Here is Jacques Dufresne's response to What are you skating towards in 2012?
The Hill of Life
MY CONCERN THIS YEAR is the threat to the frail, imperfect, but rich, vibrant and organic life of humans, of communities and of nature, a threat that comes from the very forces we have engaged to preserve and perfect life: mechanical efficiency and formal systems.
There can be no doubt about the benefits of science and technology in support of life and in service to humans. So we come to think and to accept that technology will solve and cure everything; that it has the power to correct and expand life, and, ultimately, that it has a life of its own: that what is technically feasible is by that very fact necessary and inevitable. This is why we fail to notice when technology ceases to serve and when it starts to transform us in its likeness. The loss of the soul is painless.
Without noticing it we lose our vitality and begin to function rather than to live. Instead of being alerted to our soul’s decline we become more machine-like. And one day, it is too late, too late to go back to life, too late to once again become autonomous. We are on an irreversible trend... at a high human and financial cost.
Thus food becomes fuel; we gain the convenience of filling the tank at our convenience, but lose the rhythms and rituals of the table that made for sociability. Play becomes performance; teams of experts push athletes beyond their given limits, but the joy and the natural ripening of their gift is lost. Farming becomes food production; and we gain in yields for a time, but wear out the soil with increasing quantities of additives, rather than treat it like the living resource it is. Our spirits become moods to be curbed or flattened with drugs; even desire can be manipulated with a sufficient dose of viagra. An immortality of sorts awaits us, or so we are told, by the transfer of our brain circuits onto a hard disk— if we can be convinced that our mind and our brain circuitry are the same.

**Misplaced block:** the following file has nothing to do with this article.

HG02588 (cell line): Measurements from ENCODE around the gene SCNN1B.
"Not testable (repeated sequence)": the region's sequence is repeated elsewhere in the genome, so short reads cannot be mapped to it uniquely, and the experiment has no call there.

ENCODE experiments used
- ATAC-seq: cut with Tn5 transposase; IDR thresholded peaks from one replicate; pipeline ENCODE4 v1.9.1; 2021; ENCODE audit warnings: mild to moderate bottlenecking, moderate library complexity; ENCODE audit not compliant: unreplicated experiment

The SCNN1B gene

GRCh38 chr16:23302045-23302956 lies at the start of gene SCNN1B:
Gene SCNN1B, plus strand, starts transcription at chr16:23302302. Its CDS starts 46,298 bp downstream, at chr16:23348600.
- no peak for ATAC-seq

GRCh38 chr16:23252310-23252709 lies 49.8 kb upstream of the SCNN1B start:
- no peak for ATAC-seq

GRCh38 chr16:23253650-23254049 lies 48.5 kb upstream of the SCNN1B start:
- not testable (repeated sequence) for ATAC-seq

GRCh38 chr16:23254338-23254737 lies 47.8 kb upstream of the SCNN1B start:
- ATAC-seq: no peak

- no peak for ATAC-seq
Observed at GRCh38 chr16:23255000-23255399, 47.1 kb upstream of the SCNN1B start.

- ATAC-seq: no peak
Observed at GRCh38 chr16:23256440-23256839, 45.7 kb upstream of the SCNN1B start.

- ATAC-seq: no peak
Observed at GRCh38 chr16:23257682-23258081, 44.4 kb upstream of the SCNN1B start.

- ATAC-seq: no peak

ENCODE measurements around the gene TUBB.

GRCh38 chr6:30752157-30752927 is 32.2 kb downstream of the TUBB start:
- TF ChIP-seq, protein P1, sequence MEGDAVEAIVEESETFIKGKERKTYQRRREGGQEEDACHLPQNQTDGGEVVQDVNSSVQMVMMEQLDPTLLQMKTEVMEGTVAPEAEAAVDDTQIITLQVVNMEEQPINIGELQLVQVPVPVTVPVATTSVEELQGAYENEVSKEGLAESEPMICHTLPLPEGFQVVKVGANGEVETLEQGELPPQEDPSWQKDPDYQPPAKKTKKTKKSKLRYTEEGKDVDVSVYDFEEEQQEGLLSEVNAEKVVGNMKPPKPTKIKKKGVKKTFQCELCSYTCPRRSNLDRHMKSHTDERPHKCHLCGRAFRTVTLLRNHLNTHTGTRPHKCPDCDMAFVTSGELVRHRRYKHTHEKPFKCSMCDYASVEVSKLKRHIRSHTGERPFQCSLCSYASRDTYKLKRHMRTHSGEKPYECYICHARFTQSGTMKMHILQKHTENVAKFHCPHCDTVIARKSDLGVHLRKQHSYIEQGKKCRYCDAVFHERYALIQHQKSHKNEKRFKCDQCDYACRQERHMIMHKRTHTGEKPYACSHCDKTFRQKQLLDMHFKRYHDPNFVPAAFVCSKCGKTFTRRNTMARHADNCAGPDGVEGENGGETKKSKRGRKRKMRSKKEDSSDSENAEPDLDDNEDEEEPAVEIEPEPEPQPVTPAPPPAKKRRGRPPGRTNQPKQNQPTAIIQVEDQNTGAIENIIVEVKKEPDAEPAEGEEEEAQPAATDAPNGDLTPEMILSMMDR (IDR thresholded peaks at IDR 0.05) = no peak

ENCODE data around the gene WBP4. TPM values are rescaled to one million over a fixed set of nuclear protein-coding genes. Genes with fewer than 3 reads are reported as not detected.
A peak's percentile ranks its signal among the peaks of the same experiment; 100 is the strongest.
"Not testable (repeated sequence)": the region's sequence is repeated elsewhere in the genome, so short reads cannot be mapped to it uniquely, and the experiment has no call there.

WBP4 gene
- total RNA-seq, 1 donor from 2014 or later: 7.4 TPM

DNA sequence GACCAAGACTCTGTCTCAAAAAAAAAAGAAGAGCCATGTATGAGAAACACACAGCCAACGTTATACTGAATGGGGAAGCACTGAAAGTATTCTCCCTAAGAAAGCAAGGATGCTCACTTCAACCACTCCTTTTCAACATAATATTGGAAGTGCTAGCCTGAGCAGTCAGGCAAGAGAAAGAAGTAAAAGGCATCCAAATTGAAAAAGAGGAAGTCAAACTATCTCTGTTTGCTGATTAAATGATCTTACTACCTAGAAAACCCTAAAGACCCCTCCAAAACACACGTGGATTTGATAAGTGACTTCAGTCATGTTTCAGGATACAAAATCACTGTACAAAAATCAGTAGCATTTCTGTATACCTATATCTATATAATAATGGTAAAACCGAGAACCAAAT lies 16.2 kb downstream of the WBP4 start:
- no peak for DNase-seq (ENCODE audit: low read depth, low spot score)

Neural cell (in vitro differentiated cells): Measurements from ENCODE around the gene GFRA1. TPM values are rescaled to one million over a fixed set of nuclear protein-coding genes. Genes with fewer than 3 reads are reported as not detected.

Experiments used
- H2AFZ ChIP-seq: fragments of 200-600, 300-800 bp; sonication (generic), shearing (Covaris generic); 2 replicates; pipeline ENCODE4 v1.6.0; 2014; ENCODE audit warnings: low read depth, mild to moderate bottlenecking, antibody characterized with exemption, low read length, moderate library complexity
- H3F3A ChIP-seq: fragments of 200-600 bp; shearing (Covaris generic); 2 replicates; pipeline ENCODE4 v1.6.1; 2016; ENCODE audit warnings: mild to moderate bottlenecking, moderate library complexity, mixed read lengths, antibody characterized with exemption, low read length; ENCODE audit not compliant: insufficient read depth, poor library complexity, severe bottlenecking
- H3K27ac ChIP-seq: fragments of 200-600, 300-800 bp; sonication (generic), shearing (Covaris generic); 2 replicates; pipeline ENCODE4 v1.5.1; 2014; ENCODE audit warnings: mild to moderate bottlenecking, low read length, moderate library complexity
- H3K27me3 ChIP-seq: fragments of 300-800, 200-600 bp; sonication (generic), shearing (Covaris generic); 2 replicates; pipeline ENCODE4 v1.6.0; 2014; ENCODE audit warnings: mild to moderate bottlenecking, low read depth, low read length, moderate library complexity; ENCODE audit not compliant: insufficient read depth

What these developments share in common is the reduction of life to its formal, numerical, digital dimensions in a world of virtual contacts. Has the living and breathing homo sapiens — call him homo vivens — become an endangered species, about to be replaced by homo computens in the same way that homo sapiens once replaced Neanderthal man ? What is endangered is the very life in us. What gets lost when life is reduced to its machinery is creativity, presence, participation.
We are inviting you to join the editors of L’Encyclopédie de l’Agora and their friends in creating an international movement in defense of homo vivens. Humans make humans human, not machines.
Jacques Dufresne is a farmer, author and philosopher, alas better known and more influential in Quebec and the French speaking world than in English speaking Canada. He hosts L’Encyclopédie de l’Agora one of the most popular French speaking websites in the world.
Note: I release individual essays from the collection, What are you skating towards in 2012? on a regular basis. Upcoming contributions are by Gordon Hogg, Caroline Casey, Arthur Wood and many others. You can access the accumulated essays here.